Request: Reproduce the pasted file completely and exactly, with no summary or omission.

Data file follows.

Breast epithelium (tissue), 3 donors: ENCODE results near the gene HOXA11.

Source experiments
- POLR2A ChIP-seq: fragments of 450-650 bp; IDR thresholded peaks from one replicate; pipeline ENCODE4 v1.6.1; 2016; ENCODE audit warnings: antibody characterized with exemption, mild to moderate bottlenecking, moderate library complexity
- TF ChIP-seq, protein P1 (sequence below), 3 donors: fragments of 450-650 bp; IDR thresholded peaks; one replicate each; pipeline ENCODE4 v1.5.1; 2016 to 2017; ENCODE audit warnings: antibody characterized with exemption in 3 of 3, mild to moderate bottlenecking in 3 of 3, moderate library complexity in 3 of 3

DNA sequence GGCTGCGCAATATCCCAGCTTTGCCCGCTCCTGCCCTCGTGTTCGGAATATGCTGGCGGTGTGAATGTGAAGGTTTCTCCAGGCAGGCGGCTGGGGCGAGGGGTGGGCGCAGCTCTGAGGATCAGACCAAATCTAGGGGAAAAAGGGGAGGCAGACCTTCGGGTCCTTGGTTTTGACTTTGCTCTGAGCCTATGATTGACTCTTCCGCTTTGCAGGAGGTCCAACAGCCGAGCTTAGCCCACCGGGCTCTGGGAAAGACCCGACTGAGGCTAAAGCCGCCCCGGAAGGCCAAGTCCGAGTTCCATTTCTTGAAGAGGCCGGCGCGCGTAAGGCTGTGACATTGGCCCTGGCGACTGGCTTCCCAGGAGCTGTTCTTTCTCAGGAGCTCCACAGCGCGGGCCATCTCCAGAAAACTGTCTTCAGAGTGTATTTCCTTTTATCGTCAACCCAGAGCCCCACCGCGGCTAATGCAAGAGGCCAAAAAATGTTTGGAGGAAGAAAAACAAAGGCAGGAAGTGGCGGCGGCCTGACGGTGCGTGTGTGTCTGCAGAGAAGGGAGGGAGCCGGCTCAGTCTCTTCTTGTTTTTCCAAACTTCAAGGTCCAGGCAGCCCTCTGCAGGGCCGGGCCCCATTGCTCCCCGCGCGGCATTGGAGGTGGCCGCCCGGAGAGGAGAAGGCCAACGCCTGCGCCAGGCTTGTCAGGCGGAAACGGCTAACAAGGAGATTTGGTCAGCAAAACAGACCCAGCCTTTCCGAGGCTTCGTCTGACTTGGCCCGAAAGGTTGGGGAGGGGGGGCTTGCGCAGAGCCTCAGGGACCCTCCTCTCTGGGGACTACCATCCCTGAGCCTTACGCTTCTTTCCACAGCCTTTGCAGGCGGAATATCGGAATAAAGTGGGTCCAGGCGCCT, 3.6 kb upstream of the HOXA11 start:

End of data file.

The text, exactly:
Breast epithelium (tissue), 3 donors: ENCODE results near the gene HOXA11.

Source experiments
- POLR2A ChIP-seq: fragments of 450-650 bp; IDR thresholded peaks from one replicate; pipeline ENCODE4 v1.6.1; 2016; ENCODE audit warnings: antibody characterized with exemption, mild to moderate bottlenecking, moderate library complexity
- TF ChIP-seq, protein P1 (sequence below), 3 donors: fragments of 450-650 bp; IDR thresholded peaks; one replicate each; pipeline ENCODE4 v1.5.1; 2016 to 2017; ENCODE audit warnings: antibody characterized with exemption in 3 of 3, mild to moderate bottlenecking in 3 of 3, moderate library complexity in 3 of 3

DNA sequence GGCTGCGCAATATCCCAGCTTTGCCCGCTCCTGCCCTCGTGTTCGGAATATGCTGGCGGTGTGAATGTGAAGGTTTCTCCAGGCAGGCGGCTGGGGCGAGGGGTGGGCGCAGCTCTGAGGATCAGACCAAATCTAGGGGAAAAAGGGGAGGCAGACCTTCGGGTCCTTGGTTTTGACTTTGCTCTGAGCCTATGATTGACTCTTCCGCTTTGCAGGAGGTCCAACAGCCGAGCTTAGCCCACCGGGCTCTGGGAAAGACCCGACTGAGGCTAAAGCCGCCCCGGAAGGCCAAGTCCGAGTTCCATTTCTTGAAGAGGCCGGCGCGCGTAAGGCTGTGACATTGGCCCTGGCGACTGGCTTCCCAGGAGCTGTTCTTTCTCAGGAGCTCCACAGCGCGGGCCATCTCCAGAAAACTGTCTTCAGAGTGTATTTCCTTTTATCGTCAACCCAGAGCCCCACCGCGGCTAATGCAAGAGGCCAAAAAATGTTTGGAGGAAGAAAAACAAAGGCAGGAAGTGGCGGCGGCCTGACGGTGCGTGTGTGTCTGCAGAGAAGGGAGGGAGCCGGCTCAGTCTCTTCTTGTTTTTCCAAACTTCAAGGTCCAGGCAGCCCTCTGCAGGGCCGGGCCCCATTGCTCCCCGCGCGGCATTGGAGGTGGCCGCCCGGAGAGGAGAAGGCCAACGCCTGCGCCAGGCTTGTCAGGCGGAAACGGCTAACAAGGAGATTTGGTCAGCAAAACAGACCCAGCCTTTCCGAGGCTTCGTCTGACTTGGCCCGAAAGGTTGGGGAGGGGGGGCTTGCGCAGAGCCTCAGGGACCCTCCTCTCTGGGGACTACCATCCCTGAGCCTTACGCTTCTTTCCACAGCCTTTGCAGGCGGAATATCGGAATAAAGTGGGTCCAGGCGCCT, 3.6 kb upstream of the HOXA11 start: